Reference Architecture: The Make Or Break Point For Today's Data Centers
A skilled open heart surgeon has likely seen so many variants of the ailments she is attempting to remediate that a mental playbook is ingrained for quick decision making. How many variations of a full scale core network upgrade or IDS/IPS/UTM implementation have you participated in designing and delivering? If the number is more than 5, you are either a technology powerhouse who has reinvented many data centers, or you enjoy spending time smashing your hand with a hammer in between upgrades. The greatest planning for any significant data center upgrade where today’s expectation is zero downtime is downright scary. Today’s senior technologists may not have someone’s life in their hands, or maybe you do, but having a significant tool chest of previous experiences that allow you to make the best decisions quickly will not only help you succeed, but will also no doubt inspire your team to build up their mental playbook for their future successes.
Today’s data center technology may seem as if an unimaginable number of permutations of architectures exist, and they do if you decide to build something better than anyone has ever imagined. If it’s not based on a reference architecture, then you are highly likely to revisit your project. I’ve been lucky enough to be responsible for a good number of data centers along with visiting a significant number of data centers, some belonging to the biggest names in global cloud computing, and thanks to the hard work by many brilliant forward thinking engineers, my bet is that if you consider your data center fairly modern, then our architectures are pretty close. We’ve been working towards data centers that can be upgraded with a greater sense of confidence in firstpass success and zero downtime. Two of the biggest projects in my 2015 data center roadmap are centered on a full core network swap out and security feature upgrades.
Simple and Secure Networks
After 20+ years in the technology industry, the hardest and scariest component of data center management for me has always been the network. Core switches, distribution switches, access switches, VLANs for proper segmentation, firewalls, fiber channel over Ethernet, role based access control andleast privilege. It’s not simple. Although by asking the right questions and having the right partners, you can build out for the future and keep it simple, which we all know is a relative term in our chosen craft. After my first network facelift, which was a complete core network uplift and a floor by floor upgrade for 3 buildings, I truly recognized how much it means to team members to be part of the work and to complement their efforts with a strategic partner’s professional service for knowledge transfer. The CFO may wonder why your team can’t do it alone, but the ROI in knowledge transfer is very hard to calculate on a spreadsheet for a CFO to realize the true value of experts helping experts. I’ve overseen and participated in many network designs and picked the ones that would prepare each enterprise for the future because no technology appliance lasts forever. Yet, I have trusted my teams to present solutions that would last for 5+ years in case of another economic downturn. The business must survive no matter what the circumstance be. Our current network upgrade is designed to be as simple as possible while also preparing us for the future of software defined networks and business scale. When it’s time, I want the management of our network(s) to be software based while making sure each appliance controlling some layer of the network is kept tuned by a demand for a small team due to tight budgets and the pressures to do ‘more with less’.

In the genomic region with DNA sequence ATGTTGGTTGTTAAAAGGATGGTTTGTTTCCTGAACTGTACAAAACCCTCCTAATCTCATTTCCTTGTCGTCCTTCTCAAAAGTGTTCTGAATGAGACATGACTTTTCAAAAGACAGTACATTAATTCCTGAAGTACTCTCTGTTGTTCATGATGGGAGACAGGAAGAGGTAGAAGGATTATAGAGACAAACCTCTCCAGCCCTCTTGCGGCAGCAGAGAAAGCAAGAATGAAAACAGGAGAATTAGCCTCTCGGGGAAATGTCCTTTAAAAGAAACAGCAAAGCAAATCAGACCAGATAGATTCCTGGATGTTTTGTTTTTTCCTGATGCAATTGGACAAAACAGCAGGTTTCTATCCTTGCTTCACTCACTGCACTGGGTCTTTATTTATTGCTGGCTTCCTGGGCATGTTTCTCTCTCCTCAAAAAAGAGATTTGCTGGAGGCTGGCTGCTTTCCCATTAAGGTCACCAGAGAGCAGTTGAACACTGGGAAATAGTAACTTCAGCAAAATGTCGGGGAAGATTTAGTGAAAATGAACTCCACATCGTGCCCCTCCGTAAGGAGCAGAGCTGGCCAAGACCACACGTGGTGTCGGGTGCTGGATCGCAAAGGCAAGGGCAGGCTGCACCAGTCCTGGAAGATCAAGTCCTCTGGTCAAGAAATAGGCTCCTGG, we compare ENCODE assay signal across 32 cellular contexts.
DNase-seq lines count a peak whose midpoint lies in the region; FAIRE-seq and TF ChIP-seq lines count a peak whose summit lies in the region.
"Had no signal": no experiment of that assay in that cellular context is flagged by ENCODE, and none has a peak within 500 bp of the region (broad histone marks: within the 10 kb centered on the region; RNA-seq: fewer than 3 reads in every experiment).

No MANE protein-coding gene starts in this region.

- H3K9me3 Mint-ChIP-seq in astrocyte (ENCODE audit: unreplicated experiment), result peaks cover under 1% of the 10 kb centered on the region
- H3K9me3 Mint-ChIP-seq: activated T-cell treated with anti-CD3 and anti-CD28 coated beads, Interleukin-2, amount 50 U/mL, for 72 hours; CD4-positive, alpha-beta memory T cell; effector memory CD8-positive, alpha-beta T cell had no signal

One of the beauties of our current design to be implemented is that it increases our security features across the board. There are many emerging players with exceptional tools that help create the most secure environment possible; however costs and ROI always come into play no matter how big your budget be. The concept of a unified threat management approach to our security posture is proving to be an excellent choice in terms of the upgrade time itself(a very few weeks) as well as the additional features that do not require add-on tools typically associated with an insight into network bottlenecks, network abuse, reporting, trending, utilization, threats, anomalies, and the list goes on. Thankfully, introducing MDM solutions has become seamless to the point that we can have our senior executives, who are positioned around the country, can easily secure within minutes with little more than a few lines of instruction(s) and intitatethe occasional quick fix over the phone.
"The hardest and scariest component of data center management for me has always been the network"
Vendors are listening to their customers more than ever. They are building solutions that will last a long time and can be upgraded inline to the latest and greatest features. Only making the biggest technical advancements require full scale uplift. They are building with the notion that large IT departments are a thing of the past whilemanaged services are a thing of the future. They are building in such a way that the future of computing, storage, and network management won’t exist in your data center at all. Find the right vendor for your long term strategy and work with them in an advisory role. They do listen.
Simply put, find a great technology partner, or two, or three! They will all work hard to earn your business. They all provide an army of talent with vast experience, expertise and perspective. As a senior technologist you can weed through the noise with the help of your team. There is no reason to go at a large scale project alone. Exercise the fact that there is a f lourishing business built on technology partnerships.